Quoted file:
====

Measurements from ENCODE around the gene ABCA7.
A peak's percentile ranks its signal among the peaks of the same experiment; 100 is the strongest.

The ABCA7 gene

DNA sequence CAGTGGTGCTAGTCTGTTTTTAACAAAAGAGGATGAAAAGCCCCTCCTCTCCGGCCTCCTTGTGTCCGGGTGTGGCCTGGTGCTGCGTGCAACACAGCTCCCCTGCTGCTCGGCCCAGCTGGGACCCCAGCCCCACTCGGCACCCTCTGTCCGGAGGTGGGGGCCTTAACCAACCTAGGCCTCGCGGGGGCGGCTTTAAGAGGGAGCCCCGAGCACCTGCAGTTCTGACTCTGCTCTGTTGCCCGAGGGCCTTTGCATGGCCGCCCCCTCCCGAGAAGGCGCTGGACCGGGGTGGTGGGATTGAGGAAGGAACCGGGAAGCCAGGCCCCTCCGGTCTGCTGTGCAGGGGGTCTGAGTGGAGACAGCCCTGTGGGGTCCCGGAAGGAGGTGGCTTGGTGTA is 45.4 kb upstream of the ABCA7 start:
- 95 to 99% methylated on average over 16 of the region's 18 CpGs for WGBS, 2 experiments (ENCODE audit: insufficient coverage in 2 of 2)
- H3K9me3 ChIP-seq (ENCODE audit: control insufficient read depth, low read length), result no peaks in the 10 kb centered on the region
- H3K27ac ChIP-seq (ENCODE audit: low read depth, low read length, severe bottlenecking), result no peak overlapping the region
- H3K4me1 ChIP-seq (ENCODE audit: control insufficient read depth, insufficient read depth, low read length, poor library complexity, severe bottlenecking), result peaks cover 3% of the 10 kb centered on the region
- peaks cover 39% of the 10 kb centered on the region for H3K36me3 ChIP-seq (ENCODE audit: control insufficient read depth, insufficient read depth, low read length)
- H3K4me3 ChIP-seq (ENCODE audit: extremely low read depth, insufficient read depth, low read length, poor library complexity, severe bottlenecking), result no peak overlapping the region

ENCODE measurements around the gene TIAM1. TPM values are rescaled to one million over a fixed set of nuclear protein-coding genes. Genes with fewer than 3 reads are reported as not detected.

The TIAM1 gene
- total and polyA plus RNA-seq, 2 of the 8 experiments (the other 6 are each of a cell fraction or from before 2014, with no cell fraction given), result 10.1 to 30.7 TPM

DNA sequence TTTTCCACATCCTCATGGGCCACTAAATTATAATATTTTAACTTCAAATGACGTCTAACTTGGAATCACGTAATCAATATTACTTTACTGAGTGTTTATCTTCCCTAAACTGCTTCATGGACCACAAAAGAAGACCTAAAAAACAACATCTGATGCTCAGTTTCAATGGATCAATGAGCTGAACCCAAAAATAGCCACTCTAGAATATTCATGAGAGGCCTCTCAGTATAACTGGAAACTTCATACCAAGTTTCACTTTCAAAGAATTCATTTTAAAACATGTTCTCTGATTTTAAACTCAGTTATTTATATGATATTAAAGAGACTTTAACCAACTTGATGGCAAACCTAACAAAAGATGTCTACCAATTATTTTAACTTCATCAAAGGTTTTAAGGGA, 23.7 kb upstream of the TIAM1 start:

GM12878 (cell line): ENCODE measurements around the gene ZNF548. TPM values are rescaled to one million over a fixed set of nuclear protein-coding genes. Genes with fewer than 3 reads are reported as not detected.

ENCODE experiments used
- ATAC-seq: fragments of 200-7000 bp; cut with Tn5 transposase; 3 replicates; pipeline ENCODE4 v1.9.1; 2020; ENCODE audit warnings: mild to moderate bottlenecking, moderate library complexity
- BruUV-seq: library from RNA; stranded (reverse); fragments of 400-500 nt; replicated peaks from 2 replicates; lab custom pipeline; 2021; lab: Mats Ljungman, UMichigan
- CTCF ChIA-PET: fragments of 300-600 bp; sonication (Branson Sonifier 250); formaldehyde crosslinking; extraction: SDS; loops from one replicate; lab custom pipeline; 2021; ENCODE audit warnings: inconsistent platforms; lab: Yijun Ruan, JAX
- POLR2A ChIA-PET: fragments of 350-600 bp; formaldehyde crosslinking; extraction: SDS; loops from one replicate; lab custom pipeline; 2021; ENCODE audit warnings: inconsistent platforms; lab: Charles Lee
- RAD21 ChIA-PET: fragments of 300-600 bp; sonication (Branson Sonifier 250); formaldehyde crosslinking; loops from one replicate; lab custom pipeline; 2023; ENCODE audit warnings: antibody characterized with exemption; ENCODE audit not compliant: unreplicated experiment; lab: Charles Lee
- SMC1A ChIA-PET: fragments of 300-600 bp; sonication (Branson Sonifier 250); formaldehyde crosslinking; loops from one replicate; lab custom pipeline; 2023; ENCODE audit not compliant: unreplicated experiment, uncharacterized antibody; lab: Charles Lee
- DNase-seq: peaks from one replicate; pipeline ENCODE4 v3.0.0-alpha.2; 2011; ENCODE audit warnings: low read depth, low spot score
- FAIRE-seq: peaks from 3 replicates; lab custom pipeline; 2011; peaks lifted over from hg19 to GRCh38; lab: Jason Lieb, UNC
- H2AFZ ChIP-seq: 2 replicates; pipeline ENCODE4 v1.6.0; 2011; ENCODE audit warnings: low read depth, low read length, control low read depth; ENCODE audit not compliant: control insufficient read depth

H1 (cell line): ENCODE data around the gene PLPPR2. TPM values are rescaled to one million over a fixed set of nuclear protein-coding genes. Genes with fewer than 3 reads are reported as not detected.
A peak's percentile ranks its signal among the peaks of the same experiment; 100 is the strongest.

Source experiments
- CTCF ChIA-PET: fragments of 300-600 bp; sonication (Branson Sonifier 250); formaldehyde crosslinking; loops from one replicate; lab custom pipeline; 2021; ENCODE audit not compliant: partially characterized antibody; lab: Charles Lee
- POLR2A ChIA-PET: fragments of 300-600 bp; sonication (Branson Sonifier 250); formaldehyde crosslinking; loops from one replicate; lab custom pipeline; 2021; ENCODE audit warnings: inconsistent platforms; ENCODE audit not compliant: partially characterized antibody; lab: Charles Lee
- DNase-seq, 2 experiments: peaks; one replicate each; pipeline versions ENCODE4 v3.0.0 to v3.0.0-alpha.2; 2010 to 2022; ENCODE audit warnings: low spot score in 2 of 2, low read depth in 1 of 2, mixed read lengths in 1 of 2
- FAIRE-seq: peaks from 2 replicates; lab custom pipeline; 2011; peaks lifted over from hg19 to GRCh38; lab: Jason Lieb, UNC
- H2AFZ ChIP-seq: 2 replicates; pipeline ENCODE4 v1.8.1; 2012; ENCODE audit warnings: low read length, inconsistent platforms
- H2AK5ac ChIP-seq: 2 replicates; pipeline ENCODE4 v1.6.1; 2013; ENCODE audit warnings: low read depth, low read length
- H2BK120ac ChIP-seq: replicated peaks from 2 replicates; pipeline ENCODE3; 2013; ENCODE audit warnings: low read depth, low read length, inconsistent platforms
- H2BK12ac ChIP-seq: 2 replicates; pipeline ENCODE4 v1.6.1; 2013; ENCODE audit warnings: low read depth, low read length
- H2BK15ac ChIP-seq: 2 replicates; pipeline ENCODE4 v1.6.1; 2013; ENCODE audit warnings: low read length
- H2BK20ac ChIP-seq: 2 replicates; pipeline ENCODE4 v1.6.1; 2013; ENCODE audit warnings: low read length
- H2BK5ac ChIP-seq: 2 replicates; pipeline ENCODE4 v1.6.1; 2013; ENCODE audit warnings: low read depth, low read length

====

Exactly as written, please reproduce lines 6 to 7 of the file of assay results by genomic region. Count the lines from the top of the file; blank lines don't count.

- H3K9me3 ChIP-seq (ENCODE audit: control insufficient read depth, low read length), result no peaks in the 10 kb centered on the region
- H3K27ac ChIP-seq (ENCODE audit: low read depth, low read length, severe bottlenecking), result no peak overlapping the region